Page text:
Words: 4585 - Pages: 19

Free Essay

Legal Implications

...Berkeley Journal of Gender, Law & Justice Volume 7 | Issue 1 Article 2 September 2013 The Legal Implications of Gender Bias in Standardized Testing Katherine Connor Ellen J. Vargyas Follow this and additional works at: Recommended Citation Katherine Connor and Ellen J. Vargyas, The Legal Implications of Gender Bias in Standardized Testing, 7 Berkeley Women's L.J. 13 (1992). Available at: Link to publisher version (DOI) This Article is brought to you for free and open access by the Law Journals and Related Materials at Berkeley Law Scholarship Repository. It has been accepted for inclusion in Berkeley Journal of Gender, Law & Justice by an authorized administrator of Berkeley Law Scholarship Repository. For more information, please contact The Legal Implications of Gender Bias in Standardized Testing Katherine Connort Ellen J. Vargyast TABLE OF CONTENTS I. II. INTRODUCTION ....................................... THE FACTUAL CONTEXT ............................. A. The Scope of the Problem ............................ 1. Post-Secondary Admissions Tests .................. 2. Vocational Aptitude Tests and Interest Inventories. B. Causes of Gender Differences in Test Scores ........... 1. Post-Secondary Admissions Tests .................. 2. Vocational Aptitude Tests and Interest Inventories. C. Validity of the Tests .......................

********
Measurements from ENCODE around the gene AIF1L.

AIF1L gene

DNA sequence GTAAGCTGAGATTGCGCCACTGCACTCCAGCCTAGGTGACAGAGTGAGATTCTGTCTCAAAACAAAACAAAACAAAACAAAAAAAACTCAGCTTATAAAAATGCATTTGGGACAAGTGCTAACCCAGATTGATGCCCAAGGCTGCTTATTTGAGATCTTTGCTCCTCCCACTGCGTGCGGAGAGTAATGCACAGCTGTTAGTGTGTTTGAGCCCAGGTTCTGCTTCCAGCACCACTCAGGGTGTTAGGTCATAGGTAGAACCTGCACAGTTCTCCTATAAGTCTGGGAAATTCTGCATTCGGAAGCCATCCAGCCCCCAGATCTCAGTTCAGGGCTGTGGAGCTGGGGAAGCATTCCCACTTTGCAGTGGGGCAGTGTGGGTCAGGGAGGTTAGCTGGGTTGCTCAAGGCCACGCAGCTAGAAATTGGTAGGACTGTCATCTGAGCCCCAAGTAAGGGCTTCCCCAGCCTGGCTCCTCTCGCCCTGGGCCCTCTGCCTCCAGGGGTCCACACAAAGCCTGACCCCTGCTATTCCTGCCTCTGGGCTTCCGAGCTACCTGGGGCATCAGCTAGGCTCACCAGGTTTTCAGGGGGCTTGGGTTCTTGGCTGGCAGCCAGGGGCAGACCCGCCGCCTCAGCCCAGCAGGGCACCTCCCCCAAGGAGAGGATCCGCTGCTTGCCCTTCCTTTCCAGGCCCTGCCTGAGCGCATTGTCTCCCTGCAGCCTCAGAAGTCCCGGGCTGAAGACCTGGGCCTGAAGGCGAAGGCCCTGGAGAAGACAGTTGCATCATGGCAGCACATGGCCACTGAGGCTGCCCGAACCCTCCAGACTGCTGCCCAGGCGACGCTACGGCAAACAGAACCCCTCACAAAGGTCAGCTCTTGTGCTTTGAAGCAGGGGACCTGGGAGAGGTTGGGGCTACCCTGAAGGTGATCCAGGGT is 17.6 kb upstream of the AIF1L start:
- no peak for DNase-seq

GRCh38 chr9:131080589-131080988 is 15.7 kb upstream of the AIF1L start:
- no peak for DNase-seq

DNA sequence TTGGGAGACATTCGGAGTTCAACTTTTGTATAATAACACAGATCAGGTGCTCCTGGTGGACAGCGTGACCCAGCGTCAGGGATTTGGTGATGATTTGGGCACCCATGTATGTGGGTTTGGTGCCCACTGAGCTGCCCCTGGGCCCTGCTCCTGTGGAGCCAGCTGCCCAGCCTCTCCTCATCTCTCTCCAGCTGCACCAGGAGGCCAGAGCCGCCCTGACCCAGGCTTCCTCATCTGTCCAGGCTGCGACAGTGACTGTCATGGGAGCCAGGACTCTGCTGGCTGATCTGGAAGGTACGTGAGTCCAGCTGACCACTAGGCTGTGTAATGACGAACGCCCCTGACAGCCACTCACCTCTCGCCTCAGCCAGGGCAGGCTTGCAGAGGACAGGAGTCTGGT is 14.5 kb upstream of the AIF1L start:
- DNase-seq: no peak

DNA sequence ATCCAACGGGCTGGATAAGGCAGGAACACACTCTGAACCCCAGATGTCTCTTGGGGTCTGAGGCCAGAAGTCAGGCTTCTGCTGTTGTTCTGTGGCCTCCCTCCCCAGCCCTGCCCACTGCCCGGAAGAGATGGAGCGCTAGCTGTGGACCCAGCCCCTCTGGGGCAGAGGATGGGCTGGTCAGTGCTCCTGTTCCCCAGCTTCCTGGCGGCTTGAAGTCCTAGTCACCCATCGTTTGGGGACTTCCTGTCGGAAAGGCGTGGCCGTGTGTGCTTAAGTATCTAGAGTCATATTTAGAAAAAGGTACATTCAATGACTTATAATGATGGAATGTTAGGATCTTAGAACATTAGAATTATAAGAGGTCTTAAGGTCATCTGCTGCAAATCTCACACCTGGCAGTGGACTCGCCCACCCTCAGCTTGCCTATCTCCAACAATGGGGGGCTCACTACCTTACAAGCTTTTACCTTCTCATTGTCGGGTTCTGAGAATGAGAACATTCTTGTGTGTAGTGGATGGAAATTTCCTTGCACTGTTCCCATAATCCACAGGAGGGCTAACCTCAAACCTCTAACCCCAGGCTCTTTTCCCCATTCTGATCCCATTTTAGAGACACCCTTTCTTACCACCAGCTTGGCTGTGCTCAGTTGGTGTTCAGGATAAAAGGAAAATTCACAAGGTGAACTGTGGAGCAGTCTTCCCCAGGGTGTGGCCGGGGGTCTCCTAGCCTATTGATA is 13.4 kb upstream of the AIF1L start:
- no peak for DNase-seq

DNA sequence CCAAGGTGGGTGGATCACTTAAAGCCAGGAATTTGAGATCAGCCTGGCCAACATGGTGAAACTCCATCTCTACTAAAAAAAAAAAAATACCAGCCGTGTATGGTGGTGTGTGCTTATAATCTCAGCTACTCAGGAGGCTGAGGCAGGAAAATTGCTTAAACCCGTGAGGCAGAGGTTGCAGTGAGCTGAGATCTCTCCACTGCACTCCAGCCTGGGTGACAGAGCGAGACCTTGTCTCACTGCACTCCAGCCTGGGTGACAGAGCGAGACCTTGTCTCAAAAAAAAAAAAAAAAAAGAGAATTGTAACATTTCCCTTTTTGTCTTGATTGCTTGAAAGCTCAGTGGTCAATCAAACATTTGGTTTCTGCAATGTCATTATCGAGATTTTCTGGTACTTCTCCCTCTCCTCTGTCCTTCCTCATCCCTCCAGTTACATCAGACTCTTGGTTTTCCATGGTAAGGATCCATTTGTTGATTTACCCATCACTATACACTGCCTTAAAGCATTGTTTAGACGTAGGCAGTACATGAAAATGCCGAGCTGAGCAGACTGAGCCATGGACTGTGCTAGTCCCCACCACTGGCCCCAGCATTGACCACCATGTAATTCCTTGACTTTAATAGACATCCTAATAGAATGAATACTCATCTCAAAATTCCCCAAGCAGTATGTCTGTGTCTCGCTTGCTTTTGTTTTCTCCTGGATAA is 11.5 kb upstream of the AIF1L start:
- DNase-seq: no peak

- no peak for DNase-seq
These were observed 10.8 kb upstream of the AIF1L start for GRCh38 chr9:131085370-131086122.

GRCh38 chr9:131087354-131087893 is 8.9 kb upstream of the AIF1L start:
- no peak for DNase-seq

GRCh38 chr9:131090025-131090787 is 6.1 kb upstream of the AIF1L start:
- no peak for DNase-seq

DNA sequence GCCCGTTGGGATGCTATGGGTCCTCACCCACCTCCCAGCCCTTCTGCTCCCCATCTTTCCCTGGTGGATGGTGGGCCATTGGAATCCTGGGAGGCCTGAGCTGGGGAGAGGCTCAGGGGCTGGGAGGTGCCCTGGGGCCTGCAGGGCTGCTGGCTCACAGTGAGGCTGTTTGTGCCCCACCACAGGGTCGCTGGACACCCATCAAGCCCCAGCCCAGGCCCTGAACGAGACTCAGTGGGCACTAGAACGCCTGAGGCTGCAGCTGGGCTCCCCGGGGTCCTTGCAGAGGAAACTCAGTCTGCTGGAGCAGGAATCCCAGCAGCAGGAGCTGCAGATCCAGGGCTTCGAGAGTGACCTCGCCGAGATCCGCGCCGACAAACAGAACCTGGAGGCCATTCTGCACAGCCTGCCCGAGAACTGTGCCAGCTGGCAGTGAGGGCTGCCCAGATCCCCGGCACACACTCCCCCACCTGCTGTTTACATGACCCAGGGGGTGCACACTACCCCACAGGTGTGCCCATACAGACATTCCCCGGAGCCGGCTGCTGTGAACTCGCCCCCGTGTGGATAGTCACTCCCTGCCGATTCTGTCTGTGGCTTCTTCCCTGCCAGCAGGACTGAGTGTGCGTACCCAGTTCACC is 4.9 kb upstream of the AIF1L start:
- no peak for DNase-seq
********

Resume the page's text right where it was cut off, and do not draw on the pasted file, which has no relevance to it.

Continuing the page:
Words: 43113 - Pages: 173

Free Essay

Final Four Media Coverage

...Championship game, where the two deserving teams are matched up against each other. This series of competition creates a rich supply of content for sports media networks to influence viewer’s values and attitudes. Networks have become increasingly knowledgeable and schematic in using sport entertainment as a way to promote their ideologies, values, commercialization and interpretations of sport.         Studies have found that people turn to sports in the media for entertainment. The different forms of media are evolving and moving in a more prevalent direction than they have been in the past. With the explosive growth of internet users in the past decade, media companies have created a domain where they can input their interpretations of sporting events and coverage. These domains have become dominated by the 18-34-year-old demographic (Kian, Mondello & Vincent 2009) who use websites such as ESPN, the most widely used website for obtaining sports related news (Lefton, 2006 as cited in Battenfield, Redmond & Ridinger 2014), and Sports Illustrated to read about upcoming games, watch live coverage, or get the low down on games that have already happened. These online sport websites are visited more frequently by males (62%) than females (38%) (Loechner, 2005 as cited in Battenfield et al. 2014) but that gap is slowly dwindling. Opportunities for women to participate in sports has increased dramatically since the enactment of Title IX in 1972, with the number of female participants in college...